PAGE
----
2014 Ch. Branaire-Ducru, St Julien, Bordeaux

2014 Ch. Branaire-Ducru, St Julien, Bordeaux

Product: 20148003230
Prices start from £44.98 per bottle (75cl). Buying options
2014 Ch. Branaire-Ducru, St Julien, Bordeaux

Description

This Fourth Growth St Julien estate has been performing consistently well for the past several vintages and 2014 is no exception. The nose is pretty, attractively perfumed, fresh and expressive. The palate is dominated by rich, fleshy fruit. There is a purity here, great precision and ripe tannins which grip, and offer an intense focus. High acidity, complexity and a persistence on the finish suggest this wine has excellent potential for aging. Elegant and fine, it is a wine that the château can be proud of. Bravo indeed.

65% Cabernet Sauvignon, 27% Merlot, 6% Petit Verdot, 2% Cabernet Franc
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About this WINE

Chateau Branaire-Ducru

Chateau Branaire-Ducru

Château Branaire-Ducru is situated on the opposite side of the road from Château Beychevelle in the south of the St-Julien appellation. Patrick Maroteaux has owned the property since 1988 and he has invested heavily in new plantings as well as installing a spanking new cuvier and an ultra-modern chai.

Branaire-Ducru's 60 hectares of vineyards are planted with Cabernet Sauvignon (70%), Merlot (22%), Cabernet Franc (5%), Petit Verdot (3%). The wines are matured in oak barriques (65% new). The proportion of Cabernet Sauvignon in the blend is even higher than that in the vineyards - 80-85% in most years, which is one of the highest in the Médoc.

Branaire-Ducru produces a pure and classic St-Julien which is elegant, ripe, supple and well-balanced. It is classified as a 4ème Cru Classé.

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St Julien

St Julien

St Julien is the smallest of the "Big Four" Médoc communes. Although, without any First Growths, St Julien is recognised to be the most consistent of the main communes, with several châteaux turning out impressive wines year after year.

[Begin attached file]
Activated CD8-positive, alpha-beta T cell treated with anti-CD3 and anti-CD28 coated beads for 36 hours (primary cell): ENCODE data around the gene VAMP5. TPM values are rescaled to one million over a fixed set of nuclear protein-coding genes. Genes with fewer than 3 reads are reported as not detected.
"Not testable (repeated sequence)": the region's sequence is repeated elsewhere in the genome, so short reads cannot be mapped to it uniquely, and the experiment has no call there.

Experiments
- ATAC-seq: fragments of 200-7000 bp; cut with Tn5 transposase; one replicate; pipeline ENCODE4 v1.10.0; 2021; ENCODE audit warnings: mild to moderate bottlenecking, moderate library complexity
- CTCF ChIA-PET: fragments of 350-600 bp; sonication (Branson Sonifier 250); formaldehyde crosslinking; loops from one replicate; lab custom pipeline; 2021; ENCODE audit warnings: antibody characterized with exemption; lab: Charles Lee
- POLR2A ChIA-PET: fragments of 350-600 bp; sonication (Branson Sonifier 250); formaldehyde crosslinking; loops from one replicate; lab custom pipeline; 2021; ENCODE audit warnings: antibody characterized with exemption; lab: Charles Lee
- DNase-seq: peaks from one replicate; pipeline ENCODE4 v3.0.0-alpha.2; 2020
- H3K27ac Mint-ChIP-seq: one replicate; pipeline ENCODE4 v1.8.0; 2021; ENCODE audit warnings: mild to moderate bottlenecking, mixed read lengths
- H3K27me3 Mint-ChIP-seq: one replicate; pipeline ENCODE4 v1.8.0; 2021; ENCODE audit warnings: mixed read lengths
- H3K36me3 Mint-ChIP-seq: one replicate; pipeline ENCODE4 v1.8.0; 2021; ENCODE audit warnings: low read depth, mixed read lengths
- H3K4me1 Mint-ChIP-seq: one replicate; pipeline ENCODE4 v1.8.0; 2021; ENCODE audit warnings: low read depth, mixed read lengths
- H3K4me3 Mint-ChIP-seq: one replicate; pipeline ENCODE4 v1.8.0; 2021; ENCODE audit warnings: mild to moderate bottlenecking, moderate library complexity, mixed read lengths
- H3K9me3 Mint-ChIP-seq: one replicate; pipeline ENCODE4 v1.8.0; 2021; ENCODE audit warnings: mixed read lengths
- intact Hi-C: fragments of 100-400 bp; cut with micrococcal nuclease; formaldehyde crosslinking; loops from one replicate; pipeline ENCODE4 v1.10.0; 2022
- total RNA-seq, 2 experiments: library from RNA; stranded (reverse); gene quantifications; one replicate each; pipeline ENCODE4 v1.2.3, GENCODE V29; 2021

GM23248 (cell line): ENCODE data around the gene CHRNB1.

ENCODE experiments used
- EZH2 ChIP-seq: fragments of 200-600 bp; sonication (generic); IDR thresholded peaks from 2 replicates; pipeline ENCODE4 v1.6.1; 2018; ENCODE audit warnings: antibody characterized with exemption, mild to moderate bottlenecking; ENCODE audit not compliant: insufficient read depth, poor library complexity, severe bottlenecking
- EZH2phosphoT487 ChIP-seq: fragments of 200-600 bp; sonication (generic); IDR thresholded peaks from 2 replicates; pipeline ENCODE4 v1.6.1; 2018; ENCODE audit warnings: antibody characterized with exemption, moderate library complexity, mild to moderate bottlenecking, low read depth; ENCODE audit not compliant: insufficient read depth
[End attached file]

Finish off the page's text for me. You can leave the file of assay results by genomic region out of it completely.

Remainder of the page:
St Julien itself is much more of a village than Pauillac and almost all of the notable properties lie to its south. Its most northerly château is Ch. Léoville Las Cases (whose vineyards actually adjoin those of Latour in Pauillac) but,  further south, suitable vineyard land gives way to arable farming and livestock until the Margaux appellation is reached.  

The soil is gravelly and finer than that of Pauillac, and without the iron content which gives Pauillac its stature. The homogeneous soils in the vineyards (which extend over a relatively small area of just over 700 hectares) give the commune a unified character.

The wines can be assessed as much by texture as flavour, and there is a sleek, wholesome character to the best. Elegance, harmony and perfect balance and weight, with hints of cassis and cedar, are what epitomise classic St Julien wines. At their very best they combine Margaux’s elegance and refinement with Pauillac’s power and substance.

Ch. Léoville Las Cases produces arguably the most sought-after St Julien, and in any reassessment of the 1855 Classification it would almost certainly warrant being elevated to First Growth status.